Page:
SCHEDULE

I know! Sent shivers down my back, too. Following a schedule is not the hard part. I can do that. Making it. Ugh. Making one will require me to let some interests come before others. How can I choose? It’s like choosing sad critter over all the others in the shelter. Alas, my tenacity requires such discipline.

 

Gatsby 101

In another episode of LEARN ALL THE THINGS, I am redoing my old portfolio site using Gatsby. Why not? I love React. I love easy things. I love cake. This includes almost all of those.

 

One thing that distracts me while following a tutorial is the onslaught of ideas as I progress. I’m currently working on changing up my portfolio to be a Gatsby site, but I am thinking now about making my Pure CSS Images site a Gatsby site. That’s being redone as a React site, but do I need full pure React for it? I don’t know. Or maybe I don’t need it to be fancy and full React but just working with React would be helpful. Hm.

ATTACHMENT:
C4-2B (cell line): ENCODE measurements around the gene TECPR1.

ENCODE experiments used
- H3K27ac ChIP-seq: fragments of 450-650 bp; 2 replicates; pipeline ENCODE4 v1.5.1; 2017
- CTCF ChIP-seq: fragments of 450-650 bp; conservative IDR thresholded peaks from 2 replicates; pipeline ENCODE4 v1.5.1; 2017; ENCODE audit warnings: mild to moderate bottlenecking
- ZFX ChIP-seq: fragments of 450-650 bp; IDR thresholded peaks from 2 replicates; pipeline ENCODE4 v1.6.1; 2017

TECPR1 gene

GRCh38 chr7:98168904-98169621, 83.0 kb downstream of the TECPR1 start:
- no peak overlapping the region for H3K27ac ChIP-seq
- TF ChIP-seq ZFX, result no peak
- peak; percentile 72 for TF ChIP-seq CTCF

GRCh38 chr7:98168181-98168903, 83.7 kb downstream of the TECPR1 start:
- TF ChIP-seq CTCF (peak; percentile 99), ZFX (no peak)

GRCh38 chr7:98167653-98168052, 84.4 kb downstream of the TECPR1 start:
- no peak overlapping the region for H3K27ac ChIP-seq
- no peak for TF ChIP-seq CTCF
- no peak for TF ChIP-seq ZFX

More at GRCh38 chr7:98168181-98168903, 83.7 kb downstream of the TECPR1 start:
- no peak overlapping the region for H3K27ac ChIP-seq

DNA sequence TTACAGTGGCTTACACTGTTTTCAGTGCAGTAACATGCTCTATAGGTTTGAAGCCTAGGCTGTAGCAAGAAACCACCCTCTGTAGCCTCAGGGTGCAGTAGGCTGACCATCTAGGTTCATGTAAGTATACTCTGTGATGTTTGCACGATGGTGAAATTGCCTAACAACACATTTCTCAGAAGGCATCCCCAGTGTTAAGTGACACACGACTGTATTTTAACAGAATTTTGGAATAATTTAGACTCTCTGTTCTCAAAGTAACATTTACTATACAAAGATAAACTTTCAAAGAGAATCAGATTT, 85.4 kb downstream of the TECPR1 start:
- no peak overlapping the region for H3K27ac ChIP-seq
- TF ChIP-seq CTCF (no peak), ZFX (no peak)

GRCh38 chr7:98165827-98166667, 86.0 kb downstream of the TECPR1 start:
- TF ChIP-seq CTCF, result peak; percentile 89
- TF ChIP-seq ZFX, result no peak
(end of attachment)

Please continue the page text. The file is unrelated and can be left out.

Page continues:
What do I want to do first:
  • simple pages that do not do much other than present a div and p or two or three
  • pages that map over data
  • style (keep it CSSimple or learn the Sass plugin)?

I don’t know how people switch around their portfolios. I’m not a UX person. I do not want to spend hours on a pixel to the left or right of some div. That’s not my bailiwick. While I do not want my site to be dull, the UX part of it is not what I want to spend time on. Gatsby at least allows me to deal with JavaScript. I see a bigger problem in figuring out how to style it. No, I don’t want to have it win an award, but I don’t want a blocky site because I can’t style in Gatsby.

Mmmm. I smell a challenge.

Side Note: Grammarly cannot deal with React.

Egads, woman. Stop.

I have not written a word (here) since January? I can say that I haven’t blogged since I was 49. No excuse. Not for a chatty Kathy like myself. I know that blogging my problems, processes, solutions has been helpful in the past, but I still won’t do it because I won’t stop coding. I need to remember that it’s okay—good, even—to stop coding.

Here is what happens when I do not stop coding:

  • I do not run.
  • I do not knit.
  • I do not put my Raspberry Pi together.
  • I do not go to movies or watch movies.
  • I do not read for fun.
  • I do not walk the dogs.

Basically, I become a boring cow. (No offense to cows with awesome personalities.) I’m full of do-nots instead of do-nuts. (Mmmm. Donuts.)